“What is a common law partner?” is a question that appears more frequently as people navigate the European legal systems’ complex worldwide.
With a multitude of legal systems throughout the world, and with countries such as the UK having multiple systems existing within, it can be difficult to know where to start when understanding the Law.
This article will explore what a common-law partner is and the key differences between Common Law and Civil Law.
Let’s get into it!
Do Common Law Partners Work In The UK?
The UK is mostly a Common Law country, and the Law is very similar in England, Wales, and Ireland and follows a Common Law outline. Scotland has a different system named ‘Scots Law’, which comprises a blend of both Common Law and Civil Law.
Therefore, a Scottish partner will have to work with an understanding of both types of legal systems and will often participate in cases that cover both.
In Scotland, Common Law mainly covers criminal cases in which a jury and Judge preside over the hearing. Civil Law is used for offenses such as debt collection, in which one might appear at the Sheriff’s Court.
What Is Common Law?
Common Law is a legal system representing the Law of the courts as expressed in judicial decisions. This means that in a common law case, judges will decide on cases based on past decisions and individual histories rather than stature (as in Civil Law).
Common Law often involves trial by jury, which means a jury of non-involved individuals will be able to vote on whether or not they think someone should be convicted. This prevents any bias on the part of the Judge, creating a system that allows for the defendant to tell their story to a court, and allows the public to judge if, or how severely, they should be penalized for their actions.
Where Did Common Law Come From?
Common Law originated in England in the centuries following the Norman Conquest in 1066. It was named Common Law as it was ‘common’ to all of the king’s courts at the time of its invention. Common Law was later spread across the colonies during the British Empires’ rule, many of which have kept the system in place post-decolonization.
On the other hand, Civil Law was invented by the Romans and was used to govern the countries they arrived in during their invasions of Europe, including the Roman Conquest of Britain in AD 43.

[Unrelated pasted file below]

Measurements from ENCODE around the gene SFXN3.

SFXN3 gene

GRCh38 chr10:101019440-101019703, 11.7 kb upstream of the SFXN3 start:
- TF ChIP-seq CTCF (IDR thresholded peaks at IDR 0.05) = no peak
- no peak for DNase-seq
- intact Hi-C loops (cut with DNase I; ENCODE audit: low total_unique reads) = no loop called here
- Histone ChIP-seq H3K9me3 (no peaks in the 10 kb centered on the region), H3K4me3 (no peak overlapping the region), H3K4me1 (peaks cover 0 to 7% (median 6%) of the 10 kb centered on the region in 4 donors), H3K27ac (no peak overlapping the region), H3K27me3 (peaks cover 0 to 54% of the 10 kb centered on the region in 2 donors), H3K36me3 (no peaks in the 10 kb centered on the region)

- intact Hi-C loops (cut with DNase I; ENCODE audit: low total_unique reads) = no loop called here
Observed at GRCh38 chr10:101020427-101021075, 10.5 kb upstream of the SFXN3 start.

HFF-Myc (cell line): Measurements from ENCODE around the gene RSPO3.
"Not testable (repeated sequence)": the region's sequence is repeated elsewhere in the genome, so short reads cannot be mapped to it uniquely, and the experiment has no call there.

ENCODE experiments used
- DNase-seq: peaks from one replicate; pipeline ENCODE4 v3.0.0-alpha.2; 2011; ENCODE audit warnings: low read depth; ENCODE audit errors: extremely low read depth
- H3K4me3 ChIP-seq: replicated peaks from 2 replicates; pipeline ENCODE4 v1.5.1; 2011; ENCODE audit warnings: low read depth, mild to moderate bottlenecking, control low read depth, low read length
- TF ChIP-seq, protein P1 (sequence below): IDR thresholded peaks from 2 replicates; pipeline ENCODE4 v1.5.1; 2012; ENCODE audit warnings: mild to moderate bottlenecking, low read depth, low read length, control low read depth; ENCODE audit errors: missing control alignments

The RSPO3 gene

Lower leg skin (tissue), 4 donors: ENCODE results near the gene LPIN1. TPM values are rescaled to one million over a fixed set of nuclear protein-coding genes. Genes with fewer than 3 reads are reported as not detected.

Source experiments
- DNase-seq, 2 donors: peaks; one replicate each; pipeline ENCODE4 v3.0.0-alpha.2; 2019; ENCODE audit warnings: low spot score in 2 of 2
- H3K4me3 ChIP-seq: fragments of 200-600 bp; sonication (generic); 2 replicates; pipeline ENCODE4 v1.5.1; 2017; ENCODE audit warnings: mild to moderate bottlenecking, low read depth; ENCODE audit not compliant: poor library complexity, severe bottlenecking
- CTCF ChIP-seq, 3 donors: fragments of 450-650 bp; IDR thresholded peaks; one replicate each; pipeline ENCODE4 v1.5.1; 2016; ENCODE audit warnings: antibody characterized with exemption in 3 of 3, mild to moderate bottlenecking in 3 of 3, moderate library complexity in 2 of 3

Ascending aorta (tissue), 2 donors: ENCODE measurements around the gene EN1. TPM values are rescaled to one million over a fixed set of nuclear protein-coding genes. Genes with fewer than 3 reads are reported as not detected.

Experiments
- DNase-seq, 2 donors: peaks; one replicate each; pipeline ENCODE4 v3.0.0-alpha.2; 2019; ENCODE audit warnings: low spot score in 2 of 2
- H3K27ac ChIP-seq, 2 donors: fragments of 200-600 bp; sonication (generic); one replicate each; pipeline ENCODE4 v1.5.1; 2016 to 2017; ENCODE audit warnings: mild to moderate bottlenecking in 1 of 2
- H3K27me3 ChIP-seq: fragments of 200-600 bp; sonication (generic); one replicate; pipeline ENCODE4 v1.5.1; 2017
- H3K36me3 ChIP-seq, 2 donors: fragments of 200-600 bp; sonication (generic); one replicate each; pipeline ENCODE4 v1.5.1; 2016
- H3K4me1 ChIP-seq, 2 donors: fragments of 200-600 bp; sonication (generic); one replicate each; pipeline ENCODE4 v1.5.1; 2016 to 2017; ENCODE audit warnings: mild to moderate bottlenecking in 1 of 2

What Is A Common Law Partner?
A Common Law partner is someone with a license to practice Common Law. In the UK, you will find that most qualified lawyers can be classed as Common Law partners.
What Is The Difference Between Common Law and Civil Law?
Common Law and Civil Law are different legal systems with similar principles.
Though there are more legal systems in place around the world, such as Socialist Law (which is often used closely with Civil Law principles, for example, in Cuba) and Religious Law (seen in countries such as Iran, Afghanistan, and Yemen, which govern using Islamic Law), Common and Civil are most commonly compared due to their similarities.
The key difference between the two is that Civil Law operates under more strict written laws and principles, and it comes from a much older framework put in place by the Romans and uses ‘codified stature’ to govern.
Common Law takes a more individualistic approach to each case and is often referred to as ‘Case Law’. It looks at every case differently and is less restricted by set rules and distinctions.
What Is The Role Of The Judge In Common Law vs Civil Law?
The role of the Judge differs quite a lot between Common Law and Civil Law. Some of the key differences in the Judge’s role include:
- Common Law – The Judge is there to set a precedent and guide the case. The lawyers will do most of the investigating, and the Judge will ensure these remain under control. While a jury normally decides if someone is guilty, a judge can judge their punishment.
- Civil Law – The Judge is the ‘chief investigator’; they are there to establish the facts of the case, make rulings and decide charges.
The key difference here is that the Judge has more personal power in a Civil Law case, and they will use evidence from previous cases as a precedent for how to rule on a new one. In a Common Law case, the Judge plays a smaller part in the investigation instead of prompting the lawyers to get the information they need to help the jury make an educated decision.
Is Common Law Better Than Civil Law?
Technically speaking, there is no better legal system. However, Common Law is often praised for being more individualistic – allowing the defendant a greater opportunity to state their case and more flexibility around certain guidelines. Civil Law is often seen as being more rigid and allowing less space for human error.
What Is ‘Supremacy Of The Law’?
‘Supremacy of the law‘ was a legal term that meant that not even the ruler of a country (such as the king or queen) was above the ruling of the legal system. Today, it is broadened to mean that acts of government and government officials are also subject to penalization by the legal system, just as any other ordinary citizen would be.
Common Law is a useful legal system as it prioritizes a fair trial and allows all parties to speak their side of the case. We hope this article has helped solidify your understanding of the legal systems in the UK and how a Common Law partner may operate.
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